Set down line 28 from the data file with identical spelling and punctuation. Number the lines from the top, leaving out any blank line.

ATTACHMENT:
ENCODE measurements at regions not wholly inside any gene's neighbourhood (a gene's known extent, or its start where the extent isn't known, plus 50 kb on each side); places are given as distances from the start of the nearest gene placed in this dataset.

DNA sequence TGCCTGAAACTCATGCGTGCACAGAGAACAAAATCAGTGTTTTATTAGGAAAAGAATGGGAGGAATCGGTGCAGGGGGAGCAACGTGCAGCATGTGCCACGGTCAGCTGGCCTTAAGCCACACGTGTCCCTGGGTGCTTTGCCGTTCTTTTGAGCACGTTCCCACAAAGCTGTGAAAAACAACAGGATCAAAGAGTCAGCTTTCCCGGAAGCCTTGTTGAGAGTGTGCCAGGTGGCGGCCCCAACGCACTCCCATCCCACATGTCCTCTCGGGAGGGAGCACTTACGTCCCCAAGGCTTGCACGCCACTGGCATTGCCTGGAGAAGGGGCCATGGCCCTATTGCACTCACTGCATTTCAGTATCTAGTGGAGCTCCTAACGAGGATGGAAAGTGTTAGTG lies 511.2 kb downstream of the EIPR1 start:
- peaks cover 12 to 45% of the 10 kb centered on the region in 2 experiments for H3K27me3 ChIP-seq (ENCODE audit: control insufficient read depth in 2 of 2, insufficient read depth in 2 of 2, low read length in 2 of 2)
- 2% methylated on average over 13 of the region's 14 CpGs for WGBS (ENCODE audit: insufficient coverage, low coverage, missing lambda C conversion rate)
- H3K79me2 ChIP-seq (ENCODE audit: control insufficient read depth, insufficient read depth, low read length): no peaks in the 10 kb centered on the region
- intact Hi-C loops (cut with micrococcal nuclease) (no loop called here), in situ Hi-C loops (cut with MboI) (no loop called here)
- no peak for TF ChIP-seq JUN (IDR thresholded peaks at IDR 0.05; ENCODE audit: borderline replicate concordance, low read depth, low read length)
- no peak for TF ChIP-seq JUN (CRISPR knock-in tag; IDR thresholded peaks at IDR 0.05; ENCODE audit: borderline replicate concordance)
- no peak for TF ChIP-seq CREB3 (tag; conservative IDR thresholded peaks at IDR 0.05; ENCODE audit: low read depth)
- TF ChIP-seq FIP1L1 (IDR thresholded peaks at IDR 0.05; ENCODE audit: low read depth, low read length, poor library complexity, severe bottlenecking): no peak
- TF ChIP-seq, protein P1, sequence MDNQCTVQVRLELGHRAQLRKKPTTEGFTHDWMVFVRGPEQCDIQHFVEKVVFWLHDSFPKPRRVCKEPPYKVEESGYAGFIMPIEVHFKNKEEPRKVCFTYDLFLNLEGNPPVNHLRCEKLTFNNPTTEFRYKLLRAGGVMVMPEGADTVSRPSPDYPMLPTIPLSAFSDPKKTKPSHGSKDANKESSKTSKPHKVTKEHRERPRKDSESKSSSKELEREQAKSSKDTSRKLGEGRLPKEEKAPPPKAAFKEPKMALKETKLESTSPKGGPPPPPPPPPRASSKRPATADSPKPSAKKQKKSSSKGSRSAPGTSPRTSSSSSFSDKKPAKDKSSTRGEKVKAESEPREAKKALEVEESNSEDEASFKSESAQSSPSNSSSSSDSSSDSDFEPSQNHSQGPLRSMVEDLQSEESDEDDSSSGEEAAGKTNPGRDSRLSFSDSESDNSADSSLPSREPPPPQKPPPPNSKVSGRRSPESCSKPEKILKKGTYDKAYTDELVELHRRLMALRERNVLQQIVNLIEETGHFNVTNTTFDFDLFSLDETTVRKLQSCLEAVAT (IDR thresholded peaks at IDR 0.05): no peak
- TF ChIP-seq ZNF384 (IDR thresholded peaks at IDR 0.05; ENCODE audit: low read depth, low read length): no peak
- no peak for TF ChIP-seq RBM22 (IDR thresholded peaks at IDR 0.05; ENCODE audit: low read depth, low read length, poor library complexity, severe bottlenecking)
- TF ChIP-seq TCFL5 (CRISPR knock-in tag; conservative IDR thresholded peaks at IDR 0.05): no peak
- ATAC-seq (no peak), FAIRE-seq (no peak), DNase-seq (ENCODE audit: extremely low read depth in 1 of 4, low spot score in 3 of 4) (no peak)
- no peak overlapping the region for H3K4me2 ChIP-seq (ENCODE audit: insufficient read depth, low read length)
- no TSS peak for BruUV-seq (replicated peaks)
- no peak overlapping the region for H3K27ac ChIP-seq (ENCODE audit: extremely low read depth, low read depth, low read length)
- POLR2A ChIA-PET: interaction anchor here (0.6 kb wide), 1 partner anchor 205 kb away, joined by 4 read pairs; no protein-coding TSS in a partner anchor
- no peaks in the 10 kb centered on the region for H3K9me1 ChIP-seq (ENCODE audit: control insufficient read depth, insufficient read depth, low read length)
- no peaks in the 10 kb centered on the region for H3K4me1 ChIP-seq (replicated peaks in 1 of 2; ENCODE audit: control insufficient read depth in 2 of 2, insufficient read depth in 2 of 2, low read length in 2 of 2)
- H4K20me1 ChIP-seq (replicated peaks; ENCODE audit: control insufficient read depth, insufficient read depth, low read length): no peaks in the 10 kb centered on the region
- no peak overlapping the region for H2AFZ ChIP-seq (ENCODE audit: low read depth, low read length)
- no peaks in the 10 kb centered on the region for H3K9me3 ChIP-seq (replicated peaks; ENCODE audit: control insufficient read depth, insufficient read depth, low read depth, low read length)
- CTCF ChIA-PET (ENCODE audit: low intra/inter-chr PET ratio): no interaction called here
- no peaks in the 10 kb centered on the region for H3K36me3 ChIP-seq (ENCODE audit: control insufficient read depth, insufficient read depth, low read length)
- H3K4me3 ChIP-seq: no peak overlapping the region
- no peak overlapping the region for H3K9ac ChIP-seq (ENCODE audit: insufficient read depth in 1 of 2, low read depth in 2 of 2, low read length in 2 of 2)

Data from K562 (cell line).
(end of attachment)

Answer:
- no peak overlapping the region for H3K9ac ChIP-seq (ENCODE audit: insufficient read depth in 1 of 2, low read depth in 2 of 2, low read length in 2 of 2)